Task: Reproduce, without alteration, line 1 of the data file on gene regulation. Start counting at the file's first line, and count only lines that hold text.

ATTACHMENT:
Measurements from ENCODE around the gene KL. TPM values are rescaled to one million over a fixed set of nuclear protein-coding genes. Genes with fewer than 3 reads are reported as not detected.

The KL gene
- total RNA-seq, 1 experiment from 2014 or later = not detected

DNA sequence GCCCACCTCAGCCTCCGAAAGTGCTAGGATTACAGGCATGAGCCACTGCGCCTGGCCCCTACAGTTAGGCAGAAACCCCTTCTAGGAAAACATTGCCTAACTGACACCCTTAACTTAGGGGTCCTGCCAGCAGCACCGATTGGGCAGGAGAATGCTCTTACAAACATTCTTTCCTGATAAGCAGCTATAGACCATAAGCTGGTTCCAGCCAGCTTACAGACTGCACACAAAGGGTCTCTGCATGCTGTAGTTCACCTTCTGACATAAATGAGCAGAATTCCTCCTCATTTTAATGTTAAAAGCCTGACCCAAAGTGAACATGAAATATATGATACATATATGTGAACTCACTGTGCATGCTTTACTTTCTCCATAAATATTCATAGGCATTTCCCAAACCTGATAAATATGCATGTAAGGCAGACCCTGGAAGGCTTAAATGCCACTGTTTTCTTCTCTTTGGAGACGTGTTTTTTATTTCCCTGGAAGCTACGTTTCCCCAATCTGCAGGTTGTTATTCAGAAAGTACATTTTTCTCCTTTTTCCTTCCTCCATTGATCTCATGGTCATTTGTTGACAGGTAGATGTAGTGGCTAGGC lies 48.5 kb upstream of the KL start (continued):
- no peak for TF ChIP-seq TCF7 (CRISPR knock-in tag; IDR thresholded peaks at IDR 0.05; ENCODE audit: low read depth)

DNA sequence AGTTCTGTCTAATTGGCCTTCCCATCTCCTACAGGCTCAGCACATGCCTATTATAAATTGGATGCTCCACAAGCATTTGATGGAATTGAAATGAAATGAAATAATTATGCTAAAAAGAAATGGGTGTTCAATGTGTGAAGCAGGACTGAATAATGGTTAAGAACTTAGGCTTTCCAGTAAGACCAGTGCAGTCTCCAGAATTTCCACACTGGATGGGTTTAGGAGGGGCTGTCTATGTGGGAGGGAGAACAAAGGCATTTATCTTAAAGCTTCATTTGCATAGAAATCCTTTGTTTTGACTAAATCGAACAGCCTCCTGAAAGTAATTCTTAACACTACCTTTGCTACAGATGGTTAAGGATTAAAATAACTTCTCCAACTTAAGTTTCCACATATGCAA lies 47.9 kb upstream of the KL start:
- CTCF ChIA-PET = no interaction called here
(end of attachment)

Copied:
Measurements from ENCODE around the gene KL. TPM values are rescaled to one million over a fixed set of nuclear protein-coding genes. Genes with fewer than 3 reads are reported as not detected.